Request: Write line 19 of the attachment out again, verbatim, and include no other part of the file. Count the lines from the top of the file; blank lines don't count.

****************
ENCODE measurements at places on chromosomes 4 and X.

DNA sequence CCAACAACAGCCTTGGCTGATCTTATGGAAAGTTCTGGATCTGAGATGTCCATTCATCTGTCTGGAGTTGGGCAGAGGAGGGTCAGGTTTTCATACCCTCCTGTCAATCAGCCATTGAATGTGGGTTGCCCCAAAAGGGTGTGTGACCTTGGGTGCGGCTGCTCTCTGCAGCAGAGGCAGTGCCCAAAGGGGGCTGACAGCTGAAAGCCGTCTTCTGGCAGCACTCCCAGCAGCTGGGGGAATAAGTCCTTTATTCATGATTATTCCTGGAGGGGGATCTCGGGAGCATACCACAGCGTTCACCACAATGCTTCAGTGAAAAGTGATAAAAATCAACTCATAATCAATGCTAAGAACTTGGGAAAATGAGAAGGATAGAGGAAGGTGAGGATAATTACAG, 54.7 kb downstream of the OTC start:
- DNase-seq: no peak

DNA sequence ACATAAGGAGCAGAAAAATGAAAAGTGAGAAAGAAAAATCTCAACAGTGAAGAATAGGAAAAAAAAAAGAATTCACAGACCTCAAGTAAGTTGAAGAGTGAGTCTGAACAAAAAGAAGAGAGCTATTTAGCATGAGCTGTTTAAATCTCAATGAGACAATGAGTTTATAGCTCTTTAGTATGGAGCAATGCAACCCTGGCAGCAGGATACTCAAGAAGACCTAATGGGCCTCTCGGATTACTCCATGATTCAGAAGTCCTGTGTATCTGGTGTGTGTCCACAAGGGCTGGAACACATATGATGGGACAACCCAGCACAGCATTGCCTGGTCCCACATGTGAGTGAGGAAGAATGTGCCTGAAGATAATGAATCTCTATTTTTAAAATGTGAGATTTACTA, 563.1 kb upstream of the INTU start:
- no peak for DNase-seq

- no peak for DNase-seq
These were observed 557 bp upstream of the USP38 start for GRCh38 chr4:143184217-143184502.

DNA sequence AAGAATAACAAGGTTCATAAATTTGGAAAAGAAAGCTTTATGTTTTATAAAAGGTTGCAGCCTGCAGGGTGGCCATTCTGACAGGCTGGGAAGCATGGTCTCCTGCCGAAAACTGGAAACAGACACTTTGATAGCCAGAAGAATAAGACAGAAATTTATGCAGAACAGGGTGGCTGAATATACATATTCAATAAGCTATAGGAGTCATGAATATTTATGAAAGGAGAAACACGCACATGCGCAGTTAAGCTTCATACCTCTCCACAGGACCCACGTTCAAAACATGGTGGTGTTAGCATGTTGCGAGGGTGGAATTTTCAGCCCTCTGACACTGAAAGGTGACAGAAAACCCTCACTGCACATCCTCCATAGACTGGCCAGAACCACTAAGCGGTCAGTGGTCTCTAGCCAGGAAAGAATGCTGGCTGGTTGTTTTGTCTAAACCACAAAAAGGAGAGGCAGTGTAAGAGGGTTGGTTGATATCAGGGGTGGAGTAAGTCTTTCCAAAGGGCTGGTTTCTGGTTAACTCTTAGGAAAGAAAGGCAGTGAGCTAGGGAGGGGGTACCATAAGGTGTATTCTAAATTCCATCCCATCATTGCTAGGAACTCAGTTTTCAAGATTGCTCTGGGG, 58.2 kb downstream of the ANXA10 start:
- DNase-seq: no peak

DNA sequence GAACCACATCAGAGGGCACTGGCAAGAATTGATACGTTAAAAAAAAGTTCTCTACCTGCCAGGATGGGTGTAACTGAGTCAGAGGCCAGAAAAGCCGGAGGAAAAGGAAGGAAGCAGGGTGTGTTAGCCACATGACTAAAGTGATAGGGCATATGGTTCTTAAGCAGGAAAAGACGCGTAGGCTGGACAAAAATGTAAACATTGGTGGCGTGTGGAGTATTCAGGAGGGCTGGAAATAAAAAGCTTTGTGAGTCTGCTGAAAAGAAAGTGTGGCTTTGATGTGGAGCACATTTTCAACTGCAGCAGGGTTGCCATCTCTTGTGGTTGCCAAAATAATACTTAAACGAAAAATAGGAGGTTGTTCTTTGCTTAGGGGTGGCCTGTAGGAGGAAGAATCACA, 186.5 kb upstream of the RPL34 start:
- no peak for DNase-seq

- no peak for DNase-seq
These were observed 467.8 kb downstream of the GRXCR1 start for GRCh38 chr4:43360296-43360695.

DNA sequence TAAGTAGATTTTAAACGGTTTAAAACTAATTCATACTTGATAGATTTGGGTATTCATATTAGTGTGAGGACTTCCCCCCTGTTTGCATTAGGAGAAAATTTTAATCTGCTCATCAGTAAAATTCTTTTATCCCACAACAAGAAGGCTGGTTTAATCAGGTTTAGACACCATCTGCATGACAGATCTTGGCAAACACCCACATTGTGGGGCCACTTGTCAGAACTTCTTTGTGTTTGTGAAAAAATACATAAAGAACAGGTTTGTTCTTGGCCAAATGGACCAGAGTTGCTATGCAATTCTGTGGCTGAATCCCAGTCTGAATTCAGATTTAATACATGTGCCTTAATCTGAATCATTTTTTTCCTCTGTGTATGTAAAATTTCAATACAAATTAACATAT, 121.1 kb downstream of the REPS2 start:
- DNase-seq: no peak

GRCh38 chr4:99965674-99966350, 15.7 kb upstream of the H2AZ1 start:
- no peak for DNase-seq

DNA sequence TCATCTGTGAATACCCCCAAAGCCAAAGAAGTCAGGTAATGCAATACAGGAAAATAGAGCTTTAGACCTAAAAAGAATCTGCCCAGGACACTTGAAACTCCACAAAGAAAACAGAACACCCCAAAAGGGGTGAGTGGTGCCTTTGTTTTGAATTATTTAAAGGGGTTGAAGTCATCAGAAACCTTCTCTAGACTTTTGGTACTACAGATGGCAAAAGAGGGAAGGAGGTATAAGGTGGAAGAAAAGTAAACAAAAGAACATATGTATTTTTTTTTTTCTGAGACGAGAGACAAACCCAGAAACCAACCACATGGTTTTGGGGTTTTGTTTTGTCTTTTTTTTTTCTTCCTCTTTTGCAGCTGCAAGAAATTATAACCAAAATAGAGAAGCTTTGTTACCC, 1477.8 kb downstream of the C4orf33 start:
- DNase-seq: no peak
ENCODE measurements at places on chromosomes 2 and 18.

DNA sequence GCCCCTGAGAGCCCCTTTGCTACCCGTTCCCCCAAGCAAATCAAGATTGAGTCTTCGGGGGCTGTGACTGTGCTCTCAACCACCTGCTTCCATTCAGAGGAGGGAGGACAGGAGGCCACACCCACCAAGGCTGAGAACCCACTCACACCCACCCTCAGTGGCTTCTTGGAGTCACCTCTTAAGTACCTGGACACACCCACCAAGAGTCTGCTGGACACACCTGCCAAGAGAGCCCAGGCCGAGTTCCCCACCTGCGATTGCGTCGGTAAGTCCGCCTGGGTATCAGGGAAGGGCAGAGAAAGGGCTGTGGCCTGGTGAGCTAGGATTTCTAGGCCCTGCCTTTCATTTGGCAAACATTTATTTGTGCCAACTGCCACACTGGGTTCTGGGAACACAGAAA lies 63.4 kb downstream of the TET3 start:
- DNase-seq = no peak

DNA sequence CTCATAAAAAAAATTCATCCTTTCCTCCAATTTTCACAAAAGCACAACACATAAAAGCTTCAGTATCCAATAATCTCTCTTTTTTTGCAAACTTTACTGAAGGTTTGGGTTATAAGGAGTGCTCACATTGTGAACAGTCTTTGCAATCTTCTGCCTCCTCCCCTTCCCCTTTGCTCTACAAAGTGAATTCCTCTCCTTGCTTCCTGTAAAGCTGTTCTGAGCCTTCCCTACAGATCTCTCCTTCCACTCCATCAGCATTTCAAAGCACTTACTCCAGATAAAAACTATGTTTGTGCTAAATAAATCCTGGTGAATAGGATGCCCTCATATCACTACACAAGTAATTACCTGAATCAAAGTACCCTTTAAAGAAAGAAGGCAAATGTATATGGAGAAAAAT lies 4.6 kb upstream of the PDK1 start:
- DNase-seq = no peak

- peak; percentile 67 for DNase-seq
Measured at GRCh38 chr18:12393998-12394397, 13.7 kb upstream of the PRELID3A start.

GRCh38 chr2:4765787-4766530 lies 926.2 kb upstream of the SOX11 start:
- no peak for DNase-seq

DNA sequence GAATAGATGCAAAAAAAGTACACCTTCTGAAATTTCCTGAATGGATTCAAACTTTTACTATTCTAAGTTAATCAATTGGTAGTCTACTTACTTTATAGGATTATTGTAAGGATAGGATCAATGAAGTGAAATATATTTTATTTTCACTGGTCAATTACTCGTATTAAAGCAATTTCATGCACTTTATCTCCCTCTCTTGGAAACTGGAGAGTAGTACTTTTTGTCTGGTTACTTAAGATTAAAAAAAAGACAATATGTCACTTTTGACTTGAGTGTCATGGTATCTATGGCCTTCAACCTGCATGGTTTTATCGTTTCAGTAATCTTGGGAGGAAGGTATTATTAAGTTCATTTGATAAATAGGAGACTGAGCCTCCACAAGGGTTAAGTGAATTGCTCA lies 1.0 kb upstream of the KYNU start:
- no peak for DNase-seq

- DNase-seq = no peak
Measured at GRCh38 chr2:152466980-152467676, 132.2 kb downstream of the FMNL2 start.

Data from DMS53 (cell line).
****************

- DNase-seq: no peak